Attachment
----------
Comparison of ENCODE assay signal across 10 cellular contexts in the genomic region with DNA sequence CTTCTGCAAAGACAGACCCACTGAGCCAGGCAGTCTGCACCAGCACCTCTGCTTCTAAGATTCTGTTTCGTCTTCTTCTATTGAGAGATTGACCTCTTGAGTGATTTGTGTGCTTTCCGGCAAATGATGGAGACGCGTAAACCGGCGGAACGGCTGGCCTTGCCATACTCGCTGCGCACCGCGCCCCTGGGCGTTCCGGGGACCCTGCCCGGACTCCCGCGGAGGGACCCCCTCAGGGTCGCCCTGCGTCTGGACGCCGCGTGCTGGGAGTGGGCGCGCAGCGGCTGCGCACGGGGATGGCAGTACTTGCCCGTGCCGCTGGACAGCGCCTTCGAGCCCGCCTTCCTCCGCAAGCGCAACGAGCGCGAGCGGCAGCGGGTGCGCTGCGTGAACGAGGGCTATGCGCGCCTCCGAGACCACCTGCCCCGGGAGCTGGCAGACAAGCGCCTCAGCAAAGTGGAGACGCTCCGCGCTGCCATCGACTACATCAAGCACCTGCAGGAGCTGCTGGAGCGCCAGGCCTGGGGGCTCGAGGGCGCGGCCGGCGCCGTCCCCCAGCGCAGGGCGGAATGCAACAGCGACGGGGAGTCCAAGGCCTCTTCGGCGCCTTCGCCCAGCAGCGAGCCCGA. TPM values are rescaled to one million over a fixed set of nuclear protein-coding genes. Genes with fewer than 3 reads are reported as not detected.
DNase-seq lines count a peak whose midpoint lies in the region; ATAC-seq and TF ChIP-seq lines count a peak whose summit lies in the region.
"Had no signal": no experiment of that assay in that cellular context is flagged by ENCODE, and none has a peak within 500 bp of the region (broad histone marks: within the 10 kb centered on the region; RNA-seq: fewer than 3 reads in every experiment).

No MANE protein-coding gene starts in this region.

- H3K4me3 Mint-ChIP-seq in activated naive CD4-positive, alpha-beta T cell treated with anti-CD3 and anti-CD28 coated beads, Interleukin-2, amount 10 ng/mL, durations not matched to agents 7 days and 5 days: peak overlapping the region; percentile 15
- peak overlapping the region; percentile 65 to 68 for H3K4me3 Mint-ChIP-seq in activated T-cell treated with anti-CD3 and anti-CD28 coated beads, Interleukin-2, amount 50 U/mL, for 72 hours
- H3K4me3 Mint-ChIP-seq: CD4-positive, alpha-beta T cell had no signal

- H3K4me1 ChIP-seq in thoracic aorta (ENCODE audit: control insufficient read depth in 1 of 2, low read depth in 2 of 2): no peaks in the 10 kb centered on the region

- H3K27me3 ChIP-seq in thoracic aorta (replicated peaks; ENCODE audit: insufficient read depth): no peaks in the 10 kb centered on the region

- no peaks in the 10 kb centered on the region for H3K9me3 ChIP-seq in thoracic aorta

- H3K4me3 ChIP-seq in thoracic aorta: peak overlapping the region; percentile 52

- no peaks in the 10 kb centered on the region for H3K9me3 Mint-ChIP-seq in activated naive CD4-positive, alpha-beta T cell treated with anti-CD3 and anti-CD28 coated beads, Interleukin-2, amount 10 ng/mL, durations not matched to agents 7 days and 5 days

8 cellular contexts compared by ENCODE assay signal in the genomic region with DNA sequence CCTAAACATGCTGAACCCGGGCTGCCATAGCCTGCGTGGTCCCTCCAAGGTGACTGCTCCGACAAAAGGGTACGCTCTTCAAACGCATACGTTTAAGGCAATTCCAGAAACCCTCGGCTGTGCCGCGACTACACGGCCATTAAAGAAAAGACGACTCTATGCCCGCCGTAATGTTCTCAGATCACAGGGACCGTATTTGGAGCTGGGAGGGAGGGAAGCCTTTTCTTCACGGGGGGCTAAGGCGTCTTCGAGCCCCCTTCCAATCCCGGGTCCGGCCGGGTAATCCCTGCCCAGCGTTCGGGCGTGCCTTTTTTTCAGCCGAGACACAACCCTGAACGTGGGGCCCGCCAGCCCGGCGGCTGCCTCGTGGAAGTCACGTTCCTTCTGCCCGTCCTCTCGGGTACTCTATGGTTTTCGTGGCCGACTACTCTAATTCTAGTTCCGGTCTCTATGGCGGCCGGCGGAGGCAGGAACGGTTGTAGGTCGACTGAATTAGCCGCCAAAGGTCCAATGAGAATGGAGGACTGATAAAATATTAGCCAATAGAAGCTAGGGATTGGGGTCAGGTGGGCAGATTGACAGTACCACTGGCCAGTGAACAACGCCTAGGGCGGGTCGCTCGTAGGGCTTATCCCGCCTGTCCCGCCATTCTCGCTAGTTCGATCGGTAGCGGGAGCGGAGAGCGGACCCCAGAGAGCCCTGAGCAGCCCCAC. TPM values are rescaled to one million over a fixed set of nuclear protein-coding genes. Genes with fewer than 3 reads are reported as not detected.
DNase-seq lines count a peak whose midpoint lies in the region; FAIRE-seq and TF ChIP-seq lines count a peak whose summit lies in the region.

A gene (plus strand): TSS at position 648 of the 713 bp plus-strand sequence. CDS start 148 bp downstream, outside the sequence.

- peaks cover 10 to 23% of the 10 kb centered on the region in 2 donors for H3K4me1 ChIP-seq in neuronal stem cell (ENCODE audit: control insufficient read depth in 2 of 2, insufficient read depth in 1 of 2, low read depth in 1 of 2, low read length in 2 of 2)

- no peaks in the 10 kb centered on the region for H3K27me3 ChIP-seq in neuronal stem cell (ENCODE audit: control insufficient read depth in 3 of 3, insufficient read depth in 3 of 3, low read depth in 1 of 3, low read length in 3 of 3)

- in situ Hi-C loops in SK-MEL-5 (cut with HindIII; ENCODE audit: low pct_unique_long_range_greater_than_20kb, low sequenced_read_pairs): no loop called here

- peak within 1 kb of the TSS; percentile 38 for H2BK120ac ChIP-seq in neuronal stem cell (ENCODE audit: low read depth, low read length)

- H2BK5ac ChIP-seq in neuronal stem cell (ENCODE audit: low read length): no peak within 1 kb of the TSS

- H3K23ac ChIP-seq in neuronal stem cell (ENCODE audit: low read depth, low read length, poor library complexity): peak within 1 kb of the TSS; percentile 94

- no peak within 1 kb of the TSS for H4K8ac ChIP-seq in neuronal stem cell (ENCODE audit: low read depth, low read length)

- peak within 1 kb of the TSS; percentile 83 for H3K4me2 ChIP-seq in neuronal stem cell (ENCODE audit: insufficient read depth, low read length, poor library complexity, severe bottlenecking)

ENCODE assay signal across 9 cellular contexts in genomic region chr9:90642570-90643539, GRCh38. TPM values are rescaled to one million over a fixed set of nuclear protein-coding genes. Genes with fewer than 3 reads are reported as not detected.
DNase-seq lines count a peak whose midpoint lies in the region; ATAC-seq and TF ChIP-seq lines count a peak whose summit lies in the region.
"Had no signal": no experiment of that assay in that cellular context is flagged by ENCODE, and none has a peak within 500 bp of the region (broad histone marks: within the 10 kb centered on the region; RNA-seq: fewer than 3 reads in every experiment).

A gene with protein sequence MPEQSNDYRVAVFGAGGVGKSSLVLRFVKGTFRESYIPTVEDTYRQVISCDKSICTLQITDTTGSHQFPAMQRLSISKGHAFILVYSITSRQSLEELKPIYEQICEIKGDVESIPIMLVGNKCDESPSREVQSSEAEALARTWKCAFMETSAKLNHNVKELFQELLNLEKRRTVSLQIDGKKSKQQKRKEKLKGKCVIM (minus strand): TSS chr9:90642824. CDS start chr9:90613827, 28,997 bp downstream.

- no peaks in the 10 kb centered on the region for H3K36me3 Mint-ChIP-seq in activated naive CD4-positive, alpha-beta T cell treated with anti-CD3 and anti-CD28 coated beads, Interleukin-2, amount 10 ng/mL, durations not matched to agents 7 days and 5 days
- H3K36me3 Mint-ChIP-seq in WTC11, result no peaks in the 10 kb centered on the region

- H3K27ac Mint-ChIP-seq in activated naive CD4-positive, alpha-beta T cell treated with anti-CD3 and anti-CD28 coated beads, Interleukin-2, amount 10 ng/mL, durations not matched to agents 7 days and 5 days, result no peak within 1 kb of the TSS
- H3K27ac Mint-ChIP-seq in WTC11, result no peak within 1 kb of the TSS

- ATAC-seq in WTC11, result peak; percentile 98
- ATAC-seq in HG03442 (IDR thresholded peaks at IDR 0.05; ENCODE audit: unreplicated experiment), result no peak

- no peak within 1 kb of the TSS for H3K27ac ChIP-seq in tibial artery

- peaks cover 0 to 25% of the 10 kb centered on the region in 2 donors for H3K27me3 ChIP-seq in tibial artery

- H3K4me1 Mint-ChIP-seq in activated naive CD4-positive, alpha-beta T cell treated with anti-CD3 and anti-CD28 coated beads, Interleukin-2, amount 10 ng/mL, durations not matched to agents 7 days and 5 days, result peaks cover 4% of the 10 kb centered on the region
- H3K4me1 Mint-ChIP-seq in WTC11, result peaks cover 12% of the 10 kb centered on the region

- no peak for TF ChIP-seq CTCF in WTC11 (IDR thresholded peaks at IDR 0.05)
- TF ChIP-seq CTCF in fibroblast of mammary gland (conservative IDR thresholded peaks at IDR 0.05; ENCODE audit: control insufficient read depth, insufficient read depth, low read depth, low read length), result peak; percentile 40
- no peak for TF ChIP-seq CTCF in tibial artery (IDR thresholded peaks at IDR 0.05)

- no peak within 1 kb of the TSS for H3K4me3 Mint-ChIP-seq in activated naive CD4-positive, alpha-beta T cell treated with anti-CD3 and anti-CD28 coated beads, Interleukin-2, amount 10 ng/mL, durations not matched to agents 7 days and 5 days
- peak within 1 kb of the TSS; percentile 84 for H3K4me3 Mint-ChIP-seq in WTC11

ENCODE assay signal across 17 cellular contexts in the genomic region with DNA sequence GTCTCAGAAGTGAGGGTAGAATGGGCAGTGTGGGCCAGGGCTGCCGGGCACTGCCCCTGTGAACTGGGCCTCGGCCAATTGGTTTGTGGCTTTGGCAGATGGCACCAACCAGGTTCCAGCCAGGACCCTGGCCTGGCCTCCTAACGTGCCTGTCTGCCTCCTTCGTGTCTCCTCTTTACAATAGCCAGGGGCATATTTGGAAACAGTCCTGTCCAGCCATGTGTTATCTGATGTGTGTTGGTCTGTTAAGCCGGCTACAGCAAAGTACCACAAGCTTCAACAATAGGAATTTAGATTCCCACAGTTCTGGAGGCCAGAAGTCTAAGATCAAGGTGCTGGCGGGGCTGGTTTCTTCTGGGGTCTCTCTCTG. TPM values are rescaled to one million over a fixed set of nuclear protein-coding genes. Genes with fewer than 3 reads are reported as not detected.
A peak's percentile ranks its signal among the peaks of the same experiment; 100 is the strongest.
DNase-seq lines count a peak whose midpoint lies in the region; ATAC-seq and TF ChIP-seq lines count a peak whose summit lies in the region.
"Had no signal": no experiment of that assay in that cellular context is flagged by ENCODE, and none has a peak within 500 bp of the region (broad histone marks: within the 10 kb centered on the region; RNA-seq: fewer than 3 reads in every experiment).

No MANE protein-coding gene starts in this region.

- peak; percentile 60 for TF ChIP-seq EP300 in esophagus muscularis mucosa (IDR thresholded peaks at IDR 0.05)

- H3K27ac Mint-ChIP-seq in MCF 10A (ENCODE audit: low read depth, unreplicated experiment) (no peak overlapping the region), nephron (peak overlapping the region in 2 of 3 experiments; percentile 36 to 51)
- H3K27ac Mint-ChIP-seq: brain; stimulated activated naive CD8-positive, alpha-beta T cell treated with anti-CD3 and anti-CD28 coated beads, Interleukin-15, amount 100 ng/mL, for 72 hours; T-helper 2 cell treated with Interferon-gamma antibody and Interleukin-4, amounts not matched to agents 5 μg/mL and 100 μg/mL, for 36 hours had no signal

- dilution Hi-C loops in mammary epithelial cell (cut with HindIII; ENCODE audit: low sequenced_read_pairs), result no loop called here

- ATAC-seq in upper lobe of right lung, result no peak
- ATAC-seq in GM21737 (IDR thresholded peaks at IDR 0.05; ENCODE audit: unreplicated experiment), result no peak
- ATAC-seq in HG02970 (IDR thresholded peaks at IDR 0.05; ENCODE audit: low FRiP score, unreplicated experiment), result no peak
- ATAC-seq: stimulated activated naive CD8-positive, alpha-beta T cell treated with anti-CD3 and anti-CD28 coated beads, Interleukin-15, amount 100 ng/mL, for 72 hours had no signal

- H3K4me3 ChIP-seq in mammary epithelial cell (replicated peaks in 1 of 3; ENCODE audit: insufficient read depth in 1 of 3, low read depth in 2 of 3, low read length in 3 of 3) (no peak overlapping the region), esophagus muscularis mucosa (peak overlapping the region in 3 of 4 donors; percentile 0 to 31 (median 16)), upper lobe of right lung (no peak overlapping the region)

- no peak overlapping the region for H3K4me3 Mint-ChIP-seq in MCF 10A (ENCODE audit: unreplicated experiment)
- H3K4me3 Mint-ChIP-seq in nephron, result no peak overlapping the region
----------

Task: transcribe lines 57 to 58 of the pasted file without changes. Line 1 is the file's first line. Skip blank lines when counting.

- no peak overlapping the region for H3K4me3 Mint-ChIP-seq in MCF 10A (ENCODE audit: unreplicated experiment)
- H3K4me3 Mint-ChIP-seq in nephron, result no peak overlapping the region